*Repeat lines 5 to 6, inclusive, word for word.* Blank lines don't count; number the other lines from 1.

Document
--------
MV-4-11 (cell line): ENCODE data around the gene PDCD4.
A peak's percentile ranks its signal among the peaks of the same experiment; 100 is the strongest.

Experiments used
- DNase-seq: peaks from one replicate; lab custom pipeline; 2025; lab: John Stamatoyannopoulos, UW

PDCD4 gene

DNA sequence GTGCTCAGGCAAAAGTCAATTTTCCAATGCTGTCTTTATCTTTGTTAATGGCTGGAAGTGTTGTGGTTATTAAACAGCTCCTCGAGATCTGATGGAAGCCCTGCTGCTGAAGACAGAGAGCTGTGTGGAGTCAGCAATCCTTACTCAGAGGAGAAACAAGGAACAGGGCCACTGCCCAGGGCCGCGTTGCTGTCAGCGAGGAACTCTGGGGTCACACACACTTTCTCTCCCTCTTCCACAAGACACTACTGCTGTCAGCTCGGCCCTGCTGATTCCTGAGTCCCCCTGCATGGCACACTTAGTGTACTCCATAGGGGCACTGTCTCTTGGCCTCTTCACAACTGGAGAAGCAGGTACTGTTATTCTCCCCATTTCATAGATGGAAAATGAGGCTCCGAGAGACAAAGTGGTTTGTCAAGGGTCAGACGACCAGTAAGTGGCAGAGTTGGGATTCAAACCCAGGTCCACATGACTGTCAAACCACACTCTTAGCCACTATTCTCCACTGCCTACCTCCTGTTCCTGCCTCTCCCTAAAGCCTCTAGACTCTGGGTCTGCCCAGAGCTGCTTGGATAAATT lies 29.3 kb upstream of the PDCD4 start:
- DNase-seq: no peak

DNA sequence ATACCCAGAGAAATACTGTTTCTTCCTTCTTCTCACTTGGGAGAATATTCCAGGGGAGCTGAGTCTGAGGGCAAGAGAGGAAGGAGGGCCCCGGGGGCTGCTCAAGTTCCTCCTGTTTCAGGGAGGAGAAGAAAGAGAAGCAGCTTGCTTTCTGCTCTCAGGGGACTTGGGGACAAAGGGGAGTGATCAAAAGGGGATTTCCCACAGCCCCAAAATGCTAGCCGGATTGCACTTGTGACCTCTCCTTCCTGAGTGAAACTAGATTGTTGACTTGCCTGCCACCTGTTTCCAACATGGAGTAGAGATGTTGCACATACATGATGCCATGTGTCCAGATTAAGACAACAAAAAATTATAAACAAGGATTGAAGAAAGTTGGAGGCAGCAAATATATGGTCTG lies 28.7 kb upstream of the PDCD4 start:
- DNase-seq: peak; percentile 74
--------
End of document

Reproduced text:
PDCD4 gene

DNA sequence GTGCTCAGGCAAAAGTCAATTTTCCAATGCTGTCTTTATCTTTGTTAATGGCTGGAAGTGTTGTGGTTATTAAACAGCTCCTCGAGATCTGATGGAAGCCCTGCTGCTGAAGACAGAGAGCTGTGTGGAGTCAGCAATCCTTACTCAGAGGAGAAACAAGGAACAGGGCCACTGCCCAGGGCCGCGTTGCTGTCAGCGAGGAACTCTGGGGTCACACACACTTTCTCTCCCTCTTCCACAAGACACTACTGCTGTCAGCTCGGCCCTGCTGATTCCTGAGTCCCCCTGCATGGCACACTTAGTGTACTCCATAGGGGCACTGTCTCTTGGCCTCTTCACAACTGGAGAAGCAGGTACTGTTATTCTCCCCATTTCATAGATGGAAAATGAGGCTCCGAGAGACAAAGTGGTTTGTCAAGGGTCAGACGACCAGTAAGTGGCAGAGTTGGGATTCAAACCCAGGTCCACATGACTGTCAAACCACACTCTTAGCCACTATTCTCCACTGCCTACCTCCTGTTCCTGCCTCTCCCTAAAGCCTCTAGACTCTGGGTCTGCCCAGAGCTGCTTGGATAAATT lies 29.3 kb upstream of the PDCD4 start: